Informational Text: Child Labor Reform Panels and Multimedia in the Early 20th Century

A child labor reform exhibit panel with photographs by Lewis Hine

When you hear the word “multimedia”, what do you think of? A video presentation on an interactive whiteboard? A mashup on YouTube?

Common Core State Standards and many other standards require that students compare informational texts in different media. However, multimedia texts aren’t limited to the 21st century. In fact, one of the most compelling multimedia campaigns in U.S. history was launched more than one hundred years ago, using paper, glue, and an effective set of persuasive techniques.

In the early 20th century, a battle was being waged over the role of children in the workforce, and much of that battle took place in the public sphere. Reform organizations like the National Child Labor Committee used all the tools of the growing mass media to make the case against child labor, including newspaper exposés, magazine articles, and illustrated lectures. (For more on this topic, try the Library of Congress lesson plan “Child Labor and the Building of America.”)

One of the powerful tools that reform organizations used, though, was also the most media-rich: the child labor exhibit panel. These poster-sized display boards were made to be persuasive yet portable, and child labor opponents took them almost everywhere, displaying them at conferences, on city streets, in the halls of Congress, and even at expositions like the Panama-Pacific International Exposition of 1915.

Exhibit panel with photographs by Lewis Hine

The panels were dense with information in many different media. Charts, diagrams, and statistics were juxtaposed with cartoons and hand-drawn graphics. Text in a mix of sizes and shapes spelled out slogans and calls to action: “No future and low wages;” “What are we going to do about it;” “A national menace needs a national cure.” In the midst of all the rhetoric, child workers stared out at the viewer from photographs taken by the legendary NCLC photographer Lewis Wicks Hine.

The struggle over child labor continued off and on for decades. Today, these panels let students explore the persuasive power of multimedia texts. Students can browse some of the Library’s child labor exhibit panels and try the following:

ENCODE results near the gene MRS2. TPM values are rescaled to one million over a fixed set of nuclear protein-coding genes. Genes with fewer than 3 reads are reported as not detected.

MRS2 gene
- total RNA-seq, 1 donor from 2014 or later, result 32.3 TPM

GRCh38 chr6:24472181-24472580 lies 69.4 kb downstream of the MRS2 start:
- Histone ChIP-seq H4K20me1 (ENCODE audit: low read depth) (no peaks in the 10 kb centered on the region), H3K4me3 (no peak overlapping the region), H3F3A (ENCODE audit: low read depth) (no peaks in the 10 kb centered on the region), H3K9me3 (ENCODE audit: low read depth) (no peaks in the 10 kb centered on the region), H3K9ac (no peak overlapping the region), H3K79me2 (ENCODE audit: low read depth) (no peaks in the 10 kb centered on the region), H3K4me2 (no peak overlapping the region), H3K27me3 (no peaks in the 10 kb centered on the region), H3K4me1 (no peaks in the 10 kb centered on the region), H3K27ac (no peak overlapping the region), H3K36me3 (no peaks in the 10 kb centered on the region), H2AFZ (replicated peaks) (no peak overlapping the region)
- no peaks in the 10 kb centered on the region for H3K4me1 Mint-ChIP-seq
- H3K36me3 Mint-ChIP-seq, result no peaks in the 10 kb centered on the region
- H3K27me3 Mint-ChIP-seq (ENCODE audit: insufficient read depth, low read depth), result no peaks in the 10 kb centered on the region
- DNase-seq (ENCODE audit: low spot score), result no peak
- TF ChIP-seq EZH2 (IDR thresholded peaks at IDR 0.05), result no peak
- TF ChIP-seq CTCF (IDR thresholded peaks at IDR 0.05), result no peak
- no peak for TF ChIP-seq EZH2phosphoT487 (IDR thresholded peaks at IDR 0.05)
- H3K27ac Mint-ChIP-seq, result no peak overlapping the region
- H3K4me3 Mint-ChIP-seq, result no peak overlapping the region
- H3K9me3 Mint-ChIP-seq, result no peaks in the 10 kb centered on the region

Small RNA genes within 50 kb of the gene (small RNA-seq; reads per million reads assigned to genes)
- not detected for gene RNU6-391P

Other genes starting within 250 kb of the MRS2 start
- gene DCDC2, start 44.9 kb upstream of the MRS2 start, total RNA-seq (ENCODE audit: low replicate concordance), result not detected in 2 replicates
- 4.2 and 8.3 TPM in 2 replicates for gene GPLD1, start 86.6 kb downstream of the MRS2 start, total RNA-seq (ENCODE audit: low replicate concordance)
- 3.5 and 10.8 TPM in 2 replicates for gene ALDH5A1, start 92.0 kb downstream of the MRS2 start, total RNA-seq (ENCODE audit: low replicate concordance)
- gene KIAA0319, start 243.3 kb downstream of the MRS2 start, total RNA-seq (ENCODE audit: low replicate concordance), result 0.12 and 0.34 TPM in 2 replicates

• Choose one exhibit panel and identify how many different media are used in it. Which element do you think is most effective in communicating the panel’s message? How would the panel’s impact change if one of the elements were removed?
  • Study one panel and summarize its argument in a single sentence. How much does this panel use evidence to make its case? How much does it use emotional appeals?
  • Look closely at the photographs of working children. If the children in the photos had a chance to see these panels on display, how do you think they would have felt about how their images were being used?

Do you have a favorite among these panels? We’d love for you to share it in the comments.

 

One Comment

  1. Rich Cairn EmergingAmerica.org
    May 19, 2013 at 11:45 am

    These are fantastic!
    One of my favorite Common Core standards activities is to ask students to analyze the style, argument, presentation, structure, and purpose of two reports from the Library of Congress Primary Source Set on the Industrial Revolution. One report by Lewis Hine on Child Labor in the Canning Industry is emotionally powerful even without looking up the referenced photos. The second report by early statistician and the first Commissioner of Labor, Carroll D. Wright, wields dense charts of figures to build a dry case for business. See also the image-rich Primary Source Set on Children’s Lives at the Turn of the Twentieth Century.

Add a Comment

This blog is governed by the general rules of respectful civil discourse. You are fully responsible for everything that you post. The content of all comments is released into the public domain unless clearly stated otherwise. The Library of Congress does not control the content posted. Nevertheless, the Library of Congress may monitor any user-generated content as it chooses and reserves the right to remove content for any reason whatever, without consent. Gratuitous links to sites are viewed as spam and may result in removed comments. We further reserve the right, in our sole discretion, to remove a user's privilege to post content on the Library site. Read our Comment and Posting Policy.

Required fields are indicated with an * asterisk.